After yesterday's post on old Sesame Street clips, it got me thinking about this goofy stop motion animation that used to air on Nickelodeon when I was younger. I remembered it being vaguely European and about a boy and a girl and having a really catchy theme song that I could hum, but that's about it. I did some looking around this morning and found it: Chapi Chapo. (I think the title refers to a girl and a boy in a hat; I don't know French, but this makes sense to me, since I'm pretty sure chapeaux means hat.) The story lines of the cartoons are kind of silly, but they're excellent examples of stop motion, and very colorful, and that theme song is just so catchy! I remember humming it a lot when I was younger and never being too sure of what the hell those clay kids were saying. Now I know why: the lyrics are a mixture of French babytalk and nonsense. Anyway, here's a full episode; more at You Tube.

Monday, February 12, 2007
You know how when you have a song that you heard once stuck in your head, and you can't get it out, and you have to hear it, but you can't find it, and then you start wondering if you ever really heard the song at all or just imagined it? Maybe you do know. Anyway, that's been the case for me and the kooky llama song they used to play on Sesame Street. I've had that song in my head since I was about three, but I hadn't really heard it since. Over the summer, I poked around You Tube to see if anyone had posted an old clip, but no one had. And then yesterday I was telling Paul about it, and how the song accompanied a short film of some girl walking through some residential streets in Manhattan with her pet llama on a leash, and he looked at me like I was nuts. Granted, the idea of someone walking around Manhattan with a somewhat exotic animal on a leash is a little out of the ordinary, but still, I didn't think I was nuts. So today I looked for it on You Tube again, and here it is! Finally. (One comment suggests it sounds like a Randy Newman song, and wow, it really does!) So I feel better now. I know I'm not nuts!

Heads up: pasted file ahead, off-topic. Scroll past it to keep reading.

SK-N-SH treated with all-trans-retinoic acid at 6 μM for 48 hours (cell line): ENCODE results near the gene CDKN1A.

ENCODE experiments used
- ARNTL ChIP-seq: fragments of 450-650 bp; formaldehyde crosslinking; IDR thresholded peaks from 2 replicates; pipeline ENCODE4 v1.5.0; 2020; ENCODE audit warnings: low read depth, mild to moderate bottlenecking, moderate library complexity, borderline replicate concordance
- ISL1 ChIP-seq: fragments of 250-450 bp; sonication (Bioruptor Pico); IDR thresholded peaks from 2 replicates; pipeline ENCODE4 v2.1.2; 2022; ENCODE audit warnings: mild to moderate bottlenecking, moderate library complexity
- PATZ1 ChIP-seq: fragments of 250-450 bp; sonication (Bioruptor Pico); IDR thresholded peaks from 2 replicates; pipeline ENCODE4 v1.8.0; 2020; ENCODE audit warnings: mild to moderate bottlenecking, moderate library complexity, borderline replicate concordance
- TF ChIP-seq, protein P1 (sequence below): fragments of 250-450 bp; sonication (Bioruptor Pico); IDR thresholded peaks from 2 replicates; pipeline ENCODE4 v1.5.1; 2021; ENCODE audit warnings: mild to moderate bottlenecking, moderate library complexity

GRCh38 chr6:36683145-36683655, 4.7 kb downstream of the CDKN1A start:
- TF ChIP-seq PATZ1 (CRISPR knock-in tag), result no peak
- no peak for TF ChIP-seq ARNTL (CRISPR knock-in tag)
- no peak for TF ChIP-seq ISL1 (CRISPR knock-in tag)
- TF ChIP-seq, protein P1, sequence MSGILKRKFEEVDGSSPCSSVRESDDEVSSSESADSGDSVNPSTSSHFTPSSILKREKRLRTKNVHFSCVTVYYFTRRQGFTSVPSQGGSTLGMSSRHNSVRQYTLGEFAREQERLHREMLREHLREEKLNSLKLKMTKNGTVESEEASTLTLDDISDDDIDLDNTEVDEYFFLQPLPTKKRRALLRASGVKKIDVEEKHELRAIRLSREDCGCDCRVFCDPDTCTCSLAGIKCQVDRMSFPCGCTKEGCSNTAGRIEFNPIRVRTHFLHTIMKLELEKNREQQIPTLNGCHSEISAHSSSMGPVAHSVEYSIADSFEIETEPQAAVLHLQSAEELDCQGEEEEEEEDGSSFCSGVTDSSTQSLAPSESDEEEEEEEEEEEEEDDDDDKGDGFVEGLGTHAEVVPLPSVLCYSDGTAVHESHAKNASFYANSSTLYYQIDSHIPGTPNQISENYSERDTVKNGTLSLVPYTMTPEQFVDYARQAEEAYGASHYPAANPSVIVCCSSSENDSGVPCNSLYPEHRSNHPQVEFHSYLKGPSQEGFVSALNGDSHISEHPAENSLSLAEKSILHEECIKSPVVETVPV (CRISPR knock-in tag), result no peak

And just for good measure (and since I had it on my mind), here's a Teeny Little Super Guy clip. You remember - the strange-talking cartoon character on a glass tumbler? It'll come back to you.